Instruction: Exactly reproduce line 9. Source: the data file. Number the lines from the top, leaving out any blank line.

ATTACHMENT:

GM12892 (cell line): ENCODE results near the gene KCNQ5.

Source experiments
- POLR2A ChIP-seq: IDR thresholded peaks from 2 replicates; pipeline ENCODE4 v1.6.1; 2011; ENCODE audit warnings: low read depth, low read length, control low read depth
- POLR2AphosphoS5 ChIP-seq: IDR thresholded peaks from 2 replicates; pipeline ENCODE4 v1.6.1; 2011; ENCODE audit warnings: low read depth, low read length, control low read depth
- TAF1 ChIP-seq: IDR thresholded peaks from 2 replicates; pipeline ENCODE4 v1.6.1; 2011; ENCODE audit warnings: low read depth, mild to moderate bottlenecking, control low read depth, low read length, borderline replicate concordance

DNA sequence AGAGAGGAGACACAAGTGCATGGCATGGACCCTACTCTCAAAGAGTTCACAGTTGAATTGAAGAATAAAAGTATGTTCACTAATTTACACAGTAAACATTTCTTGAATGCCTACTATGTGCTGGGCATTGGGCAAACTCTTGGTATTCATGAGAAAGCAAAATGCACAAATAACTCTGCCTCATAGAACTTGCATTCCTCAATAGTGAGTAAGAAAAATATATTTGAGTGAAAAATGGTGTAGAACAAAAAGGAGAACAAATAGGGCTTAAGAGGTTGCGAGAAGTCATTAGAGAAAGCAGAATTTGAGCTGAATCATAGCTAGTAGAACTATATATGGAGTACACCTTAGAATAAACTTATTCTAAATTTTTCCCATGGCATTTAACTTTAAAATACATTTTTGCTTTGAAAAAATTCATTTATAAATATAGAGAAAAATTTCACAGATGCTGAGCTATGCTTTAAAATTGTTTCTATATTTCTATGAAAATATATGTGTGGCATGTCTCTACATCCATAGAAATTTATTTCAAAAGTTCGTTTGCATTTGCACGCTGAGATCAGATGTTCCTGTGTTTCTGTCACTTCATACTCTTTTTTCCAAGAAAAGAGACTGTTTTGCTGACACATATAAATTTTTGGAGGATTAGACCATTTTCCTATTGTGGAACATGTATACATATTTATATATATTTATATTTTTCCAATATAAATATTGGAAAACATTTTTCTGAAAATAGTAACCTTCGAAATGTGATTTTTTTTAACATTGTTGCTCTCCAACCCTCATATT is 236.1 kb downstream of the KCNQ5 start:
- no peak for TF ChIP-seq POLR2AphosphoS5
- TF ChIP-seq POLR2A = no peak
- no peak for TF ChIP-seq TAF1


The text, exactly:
- no peak for TF ChIP-seq TAF1